Stitched Together

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At Trinity Nazarene Church in Myanmar, discipleship and livelihood training became a joint ministry.

 

From April to August 2017, the church partnered with Nazarene Compassionate Ministries to launch a tailoring training program for women. The training included basic to advanced lessons in sewing from a professional tailor. While the goal was to provide women with marketable skills so they can earn a living, it also became a path to mentorship. 

In Myanmar, more than a quarter of the population lives in poverty. In the community around Trinity, many people work as day laborers, including a large number of the congregation. The work is grueling and unpredictable; there is no way to know what the earnings will be long-term. 

Because of the scarce and unpredictable job opportunities, supporting a family can be grueling and discouraging. Jerome Liana, Nazarene Compassionate Ministries coordinator for southeast Asia, says this is a good way to work toward economic stability. 

There are very limited job opportunities in the community,” he says. “So, with this skill they can earn money for their family.

The church’s pastor came to each training session to open it with prayer and a devotional before a professional trainer began to teach practical skills and job training.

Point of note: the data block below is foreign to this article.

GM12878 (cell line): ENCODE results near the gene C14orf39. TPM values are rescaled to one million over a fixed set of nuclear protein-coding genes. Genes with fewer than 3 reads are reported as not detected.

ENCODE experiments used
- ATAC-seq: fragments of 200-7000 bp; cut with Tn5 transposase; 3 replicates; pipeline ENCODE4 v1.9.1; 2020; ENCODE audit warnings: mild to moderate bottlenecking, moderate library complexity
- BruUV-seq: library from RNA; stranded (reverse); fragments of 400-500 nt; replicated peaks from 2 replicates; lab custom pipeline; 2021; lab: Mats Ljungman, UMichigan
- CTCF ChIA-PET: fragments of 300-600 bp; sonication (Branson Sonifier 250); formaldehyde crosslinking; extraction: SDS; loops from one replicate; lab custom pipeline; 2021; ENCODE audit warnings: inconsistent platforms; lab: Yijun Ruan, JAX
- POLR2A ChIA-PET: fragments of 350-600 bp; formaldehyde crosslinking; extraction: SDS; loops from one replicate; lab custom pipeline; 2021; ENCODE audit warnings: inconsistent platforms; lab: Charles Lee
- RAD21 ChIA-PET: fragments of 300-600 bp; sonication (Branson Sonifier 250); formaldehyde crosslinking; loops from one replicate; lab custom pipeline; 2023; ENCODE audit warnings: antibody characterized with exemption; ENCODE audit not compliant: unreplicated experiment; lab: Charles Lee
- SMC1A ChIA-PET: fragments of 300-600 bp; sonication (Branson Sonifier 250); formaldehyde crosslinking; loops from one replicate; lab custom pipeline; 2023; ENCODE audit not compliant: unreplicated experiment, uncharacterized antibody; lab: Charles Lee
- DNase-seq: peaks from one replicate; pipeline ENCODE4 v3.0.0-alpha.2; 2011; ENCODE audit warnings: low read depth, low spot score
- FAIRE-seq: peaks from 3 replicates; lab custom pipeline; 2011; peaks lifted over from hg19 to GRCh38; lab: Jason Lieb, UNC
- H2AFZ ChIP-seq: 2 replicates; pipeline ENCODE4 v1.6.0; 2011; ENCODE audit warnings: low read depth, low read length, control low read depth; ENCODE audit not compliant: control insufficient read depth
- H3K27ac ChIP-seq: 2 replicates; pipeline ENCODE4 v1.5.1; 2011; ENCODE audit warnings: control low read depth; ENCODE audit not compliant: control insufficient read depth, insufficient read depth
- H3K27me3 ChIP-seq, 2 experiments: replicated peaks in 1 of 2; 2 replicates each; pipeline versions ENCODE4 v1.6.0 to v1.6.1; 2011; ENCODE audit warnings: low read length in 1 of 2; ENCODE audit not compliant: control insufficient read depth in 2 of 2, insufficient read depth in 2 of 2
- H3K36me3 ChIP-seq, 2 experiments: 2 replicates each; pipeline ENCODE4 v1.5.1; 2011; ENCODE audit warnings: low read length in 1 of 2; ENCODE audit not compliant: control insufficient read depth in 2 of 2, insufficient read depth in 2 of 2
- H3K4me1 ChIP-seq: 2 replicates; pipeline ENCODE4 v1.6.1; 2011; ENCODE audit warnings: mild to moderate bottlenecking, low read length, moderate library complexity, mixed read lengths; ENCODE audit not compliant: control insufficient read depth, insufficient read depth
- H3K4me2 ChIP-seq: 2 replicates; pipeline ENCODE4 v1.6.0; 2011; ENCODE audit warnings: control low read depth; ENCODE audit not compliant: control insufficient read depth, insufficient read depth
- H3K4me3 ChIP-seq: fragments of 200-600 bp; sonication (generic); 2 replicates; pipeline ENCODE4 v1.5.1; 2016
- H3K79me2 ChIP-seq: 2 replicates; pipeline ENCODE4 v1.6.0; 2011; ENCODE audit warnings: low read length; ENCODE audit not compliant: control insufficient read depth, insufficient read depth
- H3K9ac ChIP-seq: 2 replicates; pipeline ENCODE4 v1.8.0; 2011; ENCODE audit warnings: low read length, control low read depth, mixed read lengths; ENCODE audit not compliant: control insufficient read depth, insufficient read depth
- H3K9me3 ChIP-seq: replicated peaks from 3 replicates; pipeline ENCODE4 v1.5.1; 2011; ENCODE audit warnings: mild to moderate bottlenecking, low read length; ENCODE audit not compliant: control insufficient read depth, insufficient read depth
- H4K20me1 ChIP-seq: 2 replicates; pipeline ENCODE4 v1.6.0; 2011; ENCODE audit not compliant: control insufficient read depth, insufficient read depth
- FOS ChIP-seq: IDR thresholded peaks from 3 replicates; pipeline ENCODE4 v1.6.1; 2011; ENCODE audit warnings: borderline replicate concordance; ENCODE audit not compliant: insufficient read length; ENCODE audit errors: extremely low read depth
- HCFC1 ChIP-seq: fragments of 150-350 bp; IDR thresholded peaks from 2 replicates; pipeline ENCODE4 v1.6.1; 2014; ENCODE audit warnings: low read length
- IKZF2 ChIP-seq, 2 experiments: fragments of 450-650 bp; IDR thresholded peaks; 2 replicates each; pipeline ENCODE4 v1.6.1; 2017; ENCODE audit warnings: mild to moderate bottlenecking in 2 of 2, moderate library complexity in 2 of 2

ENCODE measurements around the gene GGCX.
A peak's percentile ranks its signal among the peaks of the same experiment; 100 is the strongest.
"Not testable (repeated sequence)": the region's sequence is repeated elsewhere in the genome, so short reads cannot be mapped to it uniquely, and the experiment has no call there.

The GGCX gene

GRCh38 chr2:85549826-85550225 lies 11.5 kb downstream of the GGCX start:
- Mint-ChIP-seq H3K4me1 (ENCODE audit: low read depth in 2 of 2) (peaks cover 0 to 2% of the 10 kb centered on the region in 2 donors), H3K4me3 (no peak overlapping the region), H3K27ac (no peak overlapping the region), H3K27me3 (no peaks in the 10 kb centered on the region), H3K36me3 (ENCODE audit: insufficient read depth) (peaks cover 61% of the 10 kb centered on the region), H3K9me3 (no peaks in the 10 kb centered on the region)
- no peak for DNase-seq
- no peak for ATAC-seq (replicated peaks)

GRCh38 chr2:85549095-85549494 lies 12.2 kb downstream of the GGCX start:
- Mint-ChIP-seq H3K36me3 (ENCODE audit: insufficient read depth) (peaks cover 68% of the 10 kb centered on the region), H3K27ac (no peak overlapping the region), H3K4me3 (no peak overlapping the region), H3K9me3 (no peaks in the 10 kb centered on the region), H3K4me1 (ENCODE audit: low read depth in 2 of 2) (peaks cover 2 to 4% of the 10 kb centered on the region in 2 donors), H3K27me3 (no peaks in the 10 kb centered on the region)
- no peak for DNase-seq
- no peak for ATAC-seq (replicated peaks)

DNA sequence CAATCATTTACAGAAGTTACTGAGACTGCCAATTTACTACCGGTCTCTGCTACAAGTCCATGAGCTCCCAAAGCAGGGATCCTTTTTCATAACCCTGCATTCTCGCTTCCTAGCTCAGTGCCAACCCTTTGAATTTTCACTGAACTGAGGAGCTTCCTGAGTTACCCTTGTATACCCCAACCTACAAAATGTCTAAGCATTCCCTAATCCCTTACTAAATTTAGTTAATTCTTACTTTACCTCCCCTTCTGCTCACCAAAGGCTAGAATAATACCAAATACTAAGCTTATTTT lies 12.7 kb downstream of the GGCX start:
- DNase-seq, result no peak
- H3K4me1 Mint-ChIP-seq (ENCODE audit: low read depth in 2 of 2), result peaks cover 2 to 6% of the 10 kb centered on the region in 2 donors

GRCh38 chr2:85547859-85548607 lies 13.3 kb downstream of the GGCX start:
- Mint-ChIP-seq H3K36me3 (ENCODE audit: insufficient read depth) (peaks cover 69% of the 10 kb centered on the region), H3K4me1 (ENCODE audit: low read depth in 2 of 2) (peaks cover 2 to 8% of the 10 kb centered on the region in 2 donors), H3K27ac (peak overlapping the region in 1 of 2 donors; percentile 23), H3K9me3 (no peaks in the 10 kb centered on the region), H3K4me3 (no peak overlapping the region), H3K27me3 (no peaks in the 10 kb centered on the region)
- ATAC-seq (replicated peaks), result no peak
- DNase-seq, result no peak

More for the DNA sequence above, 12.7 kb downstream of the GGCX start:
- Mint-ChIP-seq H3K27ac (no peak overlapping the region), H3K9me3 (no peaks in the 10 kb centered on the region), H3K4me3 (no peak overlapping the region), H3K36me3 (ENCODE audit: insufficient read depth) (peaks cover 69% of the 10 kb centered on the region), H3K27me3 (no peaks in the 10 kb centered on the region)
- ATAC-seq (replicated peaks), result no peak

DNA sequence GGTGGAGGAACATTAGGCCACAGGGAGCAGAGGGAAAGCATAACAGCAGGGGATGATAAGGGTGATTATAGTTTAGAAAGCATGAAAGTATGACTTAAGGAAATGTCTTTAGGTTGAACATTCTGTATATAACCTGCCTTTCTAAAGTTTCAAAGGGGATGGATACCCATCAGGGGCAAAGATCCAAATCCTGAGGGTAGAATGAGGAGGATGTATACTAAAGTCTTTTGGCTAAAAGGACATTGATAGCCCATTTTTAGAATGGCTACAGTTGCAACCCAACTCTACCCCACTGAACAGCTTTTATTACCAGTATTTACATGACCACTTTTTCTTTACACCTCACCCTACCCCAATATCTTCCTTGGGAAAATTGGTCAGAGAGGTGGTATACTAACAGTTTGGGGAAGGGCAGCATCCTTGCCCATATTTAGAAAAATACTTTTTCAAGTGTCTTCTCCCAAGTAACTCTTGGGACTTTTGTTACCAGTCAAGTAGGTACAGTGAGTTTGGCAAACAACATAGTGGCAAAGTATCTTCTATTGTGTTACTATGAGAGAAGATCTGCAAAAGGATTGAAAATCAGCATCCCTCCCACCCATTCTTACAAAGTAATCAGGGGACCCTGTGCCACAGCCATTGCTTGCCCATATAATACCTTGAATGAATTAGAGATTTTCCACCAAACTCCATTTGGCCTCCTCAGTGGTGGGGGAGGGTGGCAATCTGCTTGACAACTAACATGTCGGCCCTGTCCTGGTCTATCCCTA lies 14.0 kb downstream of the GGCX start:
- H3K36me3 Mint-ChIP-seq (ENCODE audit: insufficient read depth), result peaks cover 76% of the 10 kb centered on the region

To make sure that the classes remained as effective as possible, the number of students was limited to six women. The training lasted four months and ranged from basic to advanced sewing.

Often, women and girls are dependent on their families for support. The skills they gained will empower them to make money on their own.

“It is a highly valued skill since there are not many jobs that can provide for all the family,” Liana says. “Women and girls are normally dependent on the family, so it is important to equip them with this skill."

What makes the program unique, though, is the focus on mentorship combined with hands-on learning. The hope is that the women who participated will continue to grow as Christlike disciples in the areas where they start their businesses. 

This story appeared in the Summer 2018 edition of NCM Magazine. To read this and other issues, or to subscribe, click HERE

Callie StevensComment